When Sandra Fluke become an overnight celebrity, she wanted the media to focus on her messages for women – not her fame.
Fluke sat down for an interview for USA Today College not long ago, hoping to relay her healthcare policy concerns to a university audience.
Starting in August, President Obama’s Affordable Health Care Act will provide free contraception to students with university healthcare plans – except those at religiously affiliated universities that request a one-year delay in providing it.
Georgetown University, at which Fluke is a student, is associated with the Catholic Church, and has the option to prevent student contraception coverage until August 2013.
“There are a lot of students with extreme medical need for contraception, and they need that now,” Fluke said. “I’m hoping that students around the country will make sure that their voices are heard by their universities.”
Fluke’s inbox fills up daily with messages from women, men and the elderly, expressing their medical concerns and thanking her for her activism.
She receives messages from 72-year old grandmothers who wish for their grandchildren to have access to contraception. Young women, who gain inspiration from Fluke’s courage, express their gratitude, while some men hope for their daughters or girlfriends to have access to a pill that’s vital for their health.
“I’m writing to you because I can’t believe that you’re fighting the battles that I had to fight in the 60’s,” some women tell Fluke. And many of these messages are reposted on Fluke’s website for her followers to read.
Although Georgetown has supported Fluke’s civil discourse on healthcare for women, the school has not yet changed its policy to accommodate students’ contraception needs. And students at other universities may not be aware of the decisions being made this month by their administrations.
“The decisions are something that probably happen during spring semester and a little bit into summer,” Fluke said. “And of course, students will soon become engulfed in finals, so the time for action is today.”
In addition to free contraception, the Affordable Health Care Act will require healthcare plans to cover the costs of well-woman visits and domestic violence screenings.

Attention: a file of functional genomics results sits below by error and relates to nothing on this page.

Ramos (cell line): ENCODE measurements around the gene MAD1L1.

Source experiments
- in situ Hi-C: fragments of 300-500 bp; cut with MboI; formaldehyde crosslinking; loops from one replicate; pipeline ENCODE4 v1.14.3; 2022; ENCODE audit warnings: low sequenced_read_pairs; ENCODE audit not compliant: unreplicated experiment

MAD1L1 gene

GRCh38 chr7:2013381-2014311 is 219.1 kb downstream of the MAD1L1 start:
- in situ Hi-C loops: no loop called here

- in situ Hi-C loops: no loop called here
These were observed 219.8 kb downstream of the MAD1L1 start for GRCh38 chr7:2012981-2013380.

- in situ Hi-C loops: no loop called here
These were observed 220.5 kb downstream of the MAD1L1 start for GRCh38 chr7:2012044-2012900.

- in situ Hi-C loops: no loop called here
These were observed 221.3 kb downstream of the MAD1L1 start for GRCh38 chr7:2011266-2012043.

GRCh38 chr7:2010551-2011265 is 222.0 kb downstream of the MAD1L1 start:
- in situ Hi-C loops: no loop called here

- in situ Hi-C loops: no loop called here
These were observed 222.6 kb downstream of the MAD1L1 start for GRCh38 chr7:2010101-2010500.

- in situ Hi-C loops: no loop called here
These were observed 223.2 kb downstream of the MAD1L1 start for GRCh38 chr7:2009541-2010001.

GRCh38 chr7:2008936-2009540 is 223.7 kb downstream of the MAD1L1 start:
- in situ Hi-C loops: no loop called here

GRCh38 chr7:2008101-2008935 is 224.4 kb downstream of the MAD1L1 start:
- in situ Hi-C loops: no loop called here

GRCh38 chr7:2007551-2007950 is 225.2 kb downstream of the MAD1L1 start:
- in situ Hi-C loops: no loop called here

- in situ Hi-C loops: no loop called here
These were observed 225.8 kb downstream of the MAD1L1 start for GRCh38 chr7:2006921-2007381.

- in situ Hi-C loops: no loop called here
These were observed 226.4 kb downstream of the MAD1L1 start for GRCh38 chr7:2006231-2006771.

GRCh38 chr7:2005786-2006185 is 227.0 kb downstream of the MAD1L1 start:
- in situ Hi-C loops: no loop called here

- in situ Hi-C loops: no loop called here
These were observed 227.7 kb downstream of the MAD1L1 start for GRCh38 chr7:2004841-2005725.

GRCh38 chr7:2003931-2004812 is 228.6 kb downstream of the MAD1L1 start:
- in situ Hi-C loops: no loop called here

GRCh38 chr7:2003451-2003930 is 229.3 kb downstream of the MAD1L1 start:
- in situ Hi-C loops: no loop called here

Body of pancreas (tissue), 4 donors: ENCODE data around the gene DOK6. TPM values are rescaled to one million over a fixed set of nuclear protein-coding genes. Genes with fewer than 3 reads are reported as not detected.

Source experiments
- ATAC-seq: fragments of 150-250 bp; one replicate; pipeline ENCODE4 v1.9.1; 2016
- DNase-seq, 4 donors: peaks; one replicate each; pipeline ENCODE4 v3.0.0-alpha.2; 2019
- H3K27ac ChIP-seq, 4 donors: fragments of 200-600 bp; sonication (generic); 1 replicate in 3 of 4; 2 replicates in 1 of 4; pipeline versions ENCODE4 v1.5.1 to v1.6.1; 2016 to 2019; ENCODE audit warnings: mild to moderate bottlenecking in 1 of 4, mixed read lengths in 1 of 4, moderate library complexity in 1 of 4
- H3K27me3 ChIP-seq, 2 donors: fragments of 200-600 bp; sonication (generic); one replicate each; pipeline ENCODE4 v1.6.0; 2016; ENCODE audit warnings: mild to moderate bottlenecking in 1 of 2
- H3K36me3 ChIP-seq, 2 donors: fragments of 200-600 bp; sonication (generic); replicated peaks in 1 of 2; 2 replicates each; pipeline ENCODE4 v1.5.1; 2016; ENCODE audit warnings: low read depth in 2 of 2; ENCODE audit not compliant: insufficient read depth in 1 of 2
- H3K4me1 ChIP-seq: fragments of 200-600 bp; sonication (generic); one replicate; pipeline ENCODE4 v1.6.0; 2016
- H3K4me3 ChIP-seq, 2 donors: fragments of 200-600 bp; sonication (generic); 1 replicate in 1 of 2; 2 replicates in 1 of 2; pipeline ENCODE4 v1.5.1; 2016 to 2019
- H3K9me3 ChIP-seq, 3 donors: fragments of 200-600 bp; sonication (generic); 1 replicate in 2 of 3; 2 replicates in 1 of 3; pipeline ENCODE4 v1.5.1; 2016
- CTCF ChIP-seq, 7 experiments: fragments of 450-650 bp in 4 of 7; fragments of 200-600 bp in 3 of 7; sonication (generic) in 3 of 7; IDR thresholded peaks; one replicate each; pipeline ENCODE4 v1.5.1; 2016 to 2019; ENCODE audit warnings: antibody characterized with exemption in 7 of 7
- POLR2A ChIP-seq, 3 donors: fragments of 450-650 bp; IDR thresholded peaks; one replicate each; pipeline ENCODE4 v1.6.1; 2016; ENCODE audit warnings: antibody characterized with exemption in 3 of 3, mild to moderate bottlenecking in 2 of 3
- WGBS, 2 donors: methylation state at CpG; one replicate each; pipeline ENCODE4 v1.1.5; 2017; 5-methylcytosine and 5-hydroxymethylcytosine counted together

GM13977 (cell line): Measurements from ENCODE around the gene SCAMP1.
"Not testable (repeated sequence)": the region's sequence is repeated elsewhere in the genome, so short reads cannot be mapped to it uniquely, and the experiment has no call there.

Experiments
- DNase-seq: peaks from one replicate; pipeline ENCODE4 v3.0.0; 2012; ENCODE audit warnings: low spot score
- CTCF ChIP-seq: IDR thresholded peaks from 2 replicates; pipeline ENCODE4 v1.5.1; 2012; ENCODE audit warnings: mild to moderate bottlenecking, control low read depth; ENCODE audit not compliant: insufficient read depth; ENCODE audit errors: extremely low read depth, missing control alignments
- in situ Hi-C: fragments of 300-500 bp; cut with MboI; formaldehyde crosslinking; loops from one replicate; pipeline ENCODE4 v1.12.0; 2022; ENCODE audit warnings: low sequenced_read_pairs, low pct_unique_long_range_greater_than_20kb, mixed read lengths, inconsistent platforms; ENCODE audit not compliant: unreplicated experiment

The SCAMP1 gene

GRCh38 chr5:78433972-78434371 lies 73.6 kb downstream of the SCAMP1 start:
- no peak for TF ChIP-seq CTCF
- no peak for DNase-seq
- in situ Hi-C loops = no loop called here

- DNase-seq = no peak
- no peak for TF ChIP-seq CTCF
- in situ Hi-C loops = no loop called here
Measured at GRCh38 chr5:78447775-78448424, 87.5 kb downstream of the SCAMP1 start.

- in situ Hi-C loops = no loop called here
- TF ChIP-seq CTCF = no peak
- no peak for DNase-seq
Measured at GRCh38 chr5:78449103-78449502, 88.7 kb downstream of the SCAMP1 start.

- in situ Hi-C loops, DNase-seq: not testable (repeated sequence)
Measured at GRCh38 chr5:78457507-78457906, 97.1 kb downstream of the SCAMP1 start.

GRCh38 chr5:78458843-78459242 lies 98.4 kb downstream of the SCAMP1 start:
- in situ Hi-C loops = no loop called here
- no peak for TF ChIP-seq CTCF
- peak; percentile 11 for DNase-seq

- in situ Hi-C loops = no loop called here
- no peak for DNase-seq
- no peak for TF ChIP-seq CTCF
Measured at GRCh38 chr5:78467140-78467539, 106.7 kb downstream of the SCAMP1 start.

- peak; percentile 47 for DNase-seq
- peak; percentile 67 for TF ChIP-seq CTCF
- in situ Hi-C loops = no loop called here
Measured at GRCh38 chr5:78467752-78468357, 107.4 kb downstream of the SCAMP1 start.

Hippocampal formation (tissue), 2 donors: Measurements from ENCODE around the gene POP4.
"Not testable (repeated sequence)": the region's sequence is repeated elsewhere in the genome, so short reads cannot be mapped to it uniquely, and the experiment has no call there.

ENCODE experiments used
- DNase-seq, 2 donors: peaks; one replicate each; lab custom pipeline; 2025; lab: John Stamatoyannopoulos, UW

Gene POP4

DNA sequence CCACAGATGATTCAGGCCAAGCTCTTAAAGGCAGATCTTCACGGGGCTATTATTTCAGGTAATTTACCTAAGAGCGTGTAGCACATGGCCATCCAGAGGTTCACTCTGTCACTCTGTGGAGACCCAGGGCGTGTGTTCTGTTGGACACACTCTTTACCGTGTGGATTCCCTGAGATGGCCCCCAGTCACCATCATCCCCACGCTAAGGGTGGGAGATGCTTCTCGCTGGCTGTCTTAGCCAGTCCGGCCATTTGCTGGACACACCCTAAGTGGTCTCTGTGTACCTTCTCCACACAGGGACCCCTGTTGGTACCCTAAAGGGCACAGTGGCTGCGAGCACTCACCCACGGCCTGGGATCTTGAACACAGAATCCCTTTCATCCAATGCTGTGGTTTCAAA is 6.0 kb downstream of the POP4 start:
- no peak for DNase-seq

Fluke, who was insulted repeatedly by Rush Limbaugh over the course of three days after her testimony, is using her heightened profile to bring attention to a number of other problems that young women are facing today – including inadequate medical care, domestic violence and a lack of political influence.
Women make up only 17 percent of Congress, and only six women are serving as governors in the United States. This directly relates to the lack of attention that women’s issues receive in Congress, Fluke said.
“The numbers are terribly low – we’re nowhere near leading the world,” she said. “Women should be 50 percent of our elected officials – we’re 50 percent of the population.”
But even students who are trying to make a difference on their campuses through activism often take an ineffective approach, Fluke said.
“We have a lot of events. We have movie nights to raise awareness, panels to raise awareness, and we pass out flyers to raise awareness,” she said. “We put a lot of energy into it and we’re not creating real concrete change.”
Instead, Fluke suggests students should engage in campaign-oriented activism towards a single goal.
Meeting with university administrators, creating petitions, submitting comments to federal agencies and lobbying state legislators are all good approaches to take.
And Fluke hopes young women will take their leadership a step further, by running for student government or considering running for city council after graduation.
Although Fluke is unsure about her own post-graduation plans, she is using her time between classes to continue talking about the causes that ignite her passion.
“I’m trying to use the fact that I was thrust into the media spotlight as a way to get out the messages about how important these policies are to women’s health and to student health and to draw attention to things that are really critical.” she said.
And her determination is obvious.
After a morning that began with an 8:30 a.m. interview, Fluke squeezed in a second one before rushing to her 11 a.m. class at Georgetown Law.
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